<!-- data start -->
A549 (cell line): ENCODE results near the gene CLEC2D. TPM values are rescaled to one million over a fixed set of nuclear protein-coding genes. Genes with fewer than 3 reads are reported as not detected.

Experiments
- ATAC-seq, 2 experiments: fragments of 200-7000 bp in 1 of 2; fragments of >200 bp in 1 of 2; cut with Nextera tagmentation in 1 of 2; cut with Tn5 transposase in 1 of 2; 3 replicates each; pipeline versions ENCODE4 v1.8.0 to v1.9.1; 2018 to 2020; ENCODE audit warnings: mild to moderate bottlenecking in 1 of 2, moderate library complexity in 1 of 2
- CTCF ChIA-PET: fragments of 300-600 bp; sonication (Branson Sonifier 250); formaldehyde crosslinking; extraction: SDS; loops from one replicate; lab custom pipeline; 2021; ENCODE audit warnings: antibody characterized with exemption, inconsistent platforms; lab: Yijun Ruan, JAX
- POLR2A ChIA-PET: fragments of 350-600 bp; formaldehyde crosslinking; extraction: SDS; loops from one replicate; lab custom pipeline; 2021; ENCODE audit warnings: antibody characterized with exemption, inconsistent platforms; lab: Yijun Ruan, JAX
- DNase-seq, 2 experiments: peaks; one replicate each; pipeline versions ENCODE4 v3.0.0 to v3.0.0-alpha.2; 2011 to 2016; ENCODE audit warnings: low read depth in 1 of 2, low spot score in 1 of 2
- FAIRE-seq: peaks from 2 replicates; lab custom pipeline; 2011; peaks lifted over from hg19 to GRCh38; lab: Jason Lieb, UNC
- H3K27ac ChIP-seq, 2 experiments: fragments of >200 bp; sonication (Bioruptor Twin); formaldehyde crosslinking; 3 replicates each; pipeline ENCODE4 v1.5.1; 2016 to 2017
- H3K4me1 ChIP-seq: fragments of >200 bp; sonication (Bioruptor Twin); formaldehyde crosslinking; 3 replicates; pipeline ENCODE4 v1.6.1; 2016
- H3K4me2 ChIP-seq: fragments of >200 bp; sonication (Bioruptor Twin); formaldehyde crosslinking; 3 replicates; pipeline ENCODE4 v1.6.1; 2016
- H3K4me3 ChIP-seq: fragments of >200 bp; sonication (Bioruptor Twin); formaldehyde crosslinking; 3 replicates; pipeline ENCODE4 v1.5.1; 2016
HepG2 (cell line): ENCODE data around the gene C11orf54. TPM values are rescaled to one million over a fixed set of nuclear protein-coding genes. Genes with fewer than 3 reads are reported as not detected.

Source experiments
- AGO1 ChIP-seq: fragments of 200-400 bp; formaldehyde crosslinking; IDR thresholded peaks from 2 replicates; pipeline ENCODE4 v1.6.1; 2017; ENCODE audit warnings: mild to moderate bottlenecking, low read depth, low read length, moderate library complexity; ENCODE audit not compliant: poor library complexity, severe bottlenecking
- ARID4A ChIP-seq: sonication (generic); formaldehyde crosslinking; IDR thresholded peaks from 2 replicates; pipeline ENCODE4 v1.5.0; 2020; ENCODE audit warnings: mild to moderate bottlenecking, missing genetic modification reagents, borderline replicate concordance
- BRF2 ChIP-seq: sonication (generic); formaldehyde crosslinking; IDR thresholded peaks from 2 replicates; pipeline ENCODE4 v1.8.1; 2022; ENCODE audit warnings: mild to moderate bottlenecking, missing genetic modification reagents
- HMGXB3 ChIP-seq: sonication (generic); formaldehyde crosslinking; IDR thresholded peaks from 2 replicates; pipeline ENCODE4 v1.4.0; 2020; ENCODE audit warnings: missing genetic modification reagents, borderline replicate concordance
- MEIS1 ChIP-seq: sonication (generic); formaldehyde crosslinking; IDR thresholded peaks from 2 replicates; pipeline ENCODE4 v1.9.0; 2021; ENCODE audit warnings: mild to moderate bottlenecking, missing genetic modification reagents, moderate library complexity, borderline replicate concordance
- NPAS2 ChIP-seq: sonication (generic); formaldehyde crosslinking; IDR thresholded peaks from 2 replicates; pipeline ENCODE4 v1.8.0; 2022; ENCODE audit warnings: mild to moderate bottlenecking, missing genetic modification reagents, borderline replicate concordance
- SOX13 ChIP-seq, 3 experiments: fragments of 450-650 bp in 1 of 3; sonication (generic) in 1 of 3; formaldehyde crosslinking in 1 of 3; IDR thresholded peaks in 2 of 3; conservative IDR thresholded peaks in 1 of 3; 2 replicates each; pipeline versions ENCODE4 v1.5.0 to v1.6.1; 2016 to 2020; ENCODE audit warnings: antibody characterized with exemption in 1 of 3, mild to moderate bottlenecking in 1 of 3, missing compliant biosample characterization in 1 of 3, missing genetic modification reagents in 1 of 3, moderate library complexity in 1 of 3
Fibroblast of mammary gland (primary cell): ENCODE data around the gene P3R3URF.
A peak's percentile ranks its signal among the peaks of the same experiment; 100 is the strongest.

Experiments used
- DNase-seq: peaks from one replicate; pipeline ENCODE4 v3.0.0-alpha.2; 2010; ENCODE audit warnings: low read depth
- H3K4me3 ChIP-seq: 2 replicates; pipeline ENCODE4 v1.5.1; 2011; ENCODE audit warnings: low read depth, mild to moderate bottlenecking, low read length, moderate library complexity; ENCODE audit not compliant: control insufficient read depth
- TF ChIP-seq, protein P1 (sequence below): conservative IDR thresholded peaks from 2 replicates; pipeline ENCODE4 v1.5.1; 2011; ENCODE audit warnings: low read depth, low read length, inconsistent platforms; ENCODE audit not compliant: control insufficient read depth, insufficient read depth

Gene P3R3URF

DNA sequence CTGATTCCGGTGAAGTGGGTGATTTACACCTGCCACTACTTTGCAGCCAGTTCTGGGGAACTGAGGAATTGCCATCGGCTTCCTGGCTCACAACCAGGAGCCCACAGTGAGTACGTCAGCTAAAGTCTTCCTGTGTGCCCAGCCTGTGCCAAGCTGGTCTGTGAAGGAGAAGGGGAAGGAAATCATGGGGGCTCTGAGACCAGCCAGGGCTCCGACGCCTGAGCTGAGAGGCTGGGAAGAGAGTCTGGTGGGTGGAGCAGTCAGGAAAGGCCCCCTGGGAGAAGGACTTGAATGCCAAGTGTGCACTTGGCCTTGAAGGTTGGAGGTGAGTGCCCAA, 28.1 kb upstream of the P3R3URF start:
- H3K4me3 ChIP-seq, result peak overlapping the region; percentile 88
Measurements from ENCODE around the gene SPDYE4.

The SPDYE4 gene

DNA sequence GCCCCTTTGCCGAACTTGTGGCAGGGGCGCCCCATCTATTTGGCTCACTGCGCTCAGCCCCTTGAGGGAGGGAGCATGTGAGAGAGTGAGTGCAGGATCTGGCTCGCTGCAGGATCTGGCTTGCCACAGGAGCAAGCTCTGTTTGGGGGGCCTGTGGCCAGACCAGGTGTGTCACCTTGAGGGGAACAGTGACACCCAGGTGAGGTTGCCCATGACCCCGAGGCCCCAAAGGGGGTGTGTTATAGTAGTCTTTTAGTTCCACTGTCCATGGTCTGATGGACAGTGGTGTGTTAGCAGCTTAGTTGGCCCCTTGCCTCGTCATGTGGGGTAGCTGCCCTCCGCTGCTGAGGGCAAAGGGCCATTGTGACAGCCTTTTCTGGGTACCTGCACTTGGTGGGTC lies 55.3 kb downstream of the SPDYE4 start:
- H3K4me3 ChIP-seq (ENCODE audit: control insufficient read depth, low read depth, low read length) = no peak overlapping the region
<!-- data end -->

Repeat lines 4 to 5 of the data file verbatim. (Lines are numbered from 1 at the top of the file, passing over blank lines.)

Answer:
- CTCF ChIA-PET: fragments of 300-600 bp; sonication (Branson Sonifier 250); formaldehyde crosslinking; extraction: SDS; loops from one replicate; lab custom pipeline; 2021; ENCODE audit warnings: antibody characterized with exemption, inconsistent platforms; lab: Yijun Ruan, JAX
- POLR2A ChIA-PET: fragments of 350-600 bp; formaldehyde crosslinking; extraction: SDS; loops from one replicate; lab custom pipeline; 2021; ENCODE audit warnings: antibody characterized with exemption, inconsistent platforms; lab: Yijun Ruan, JAX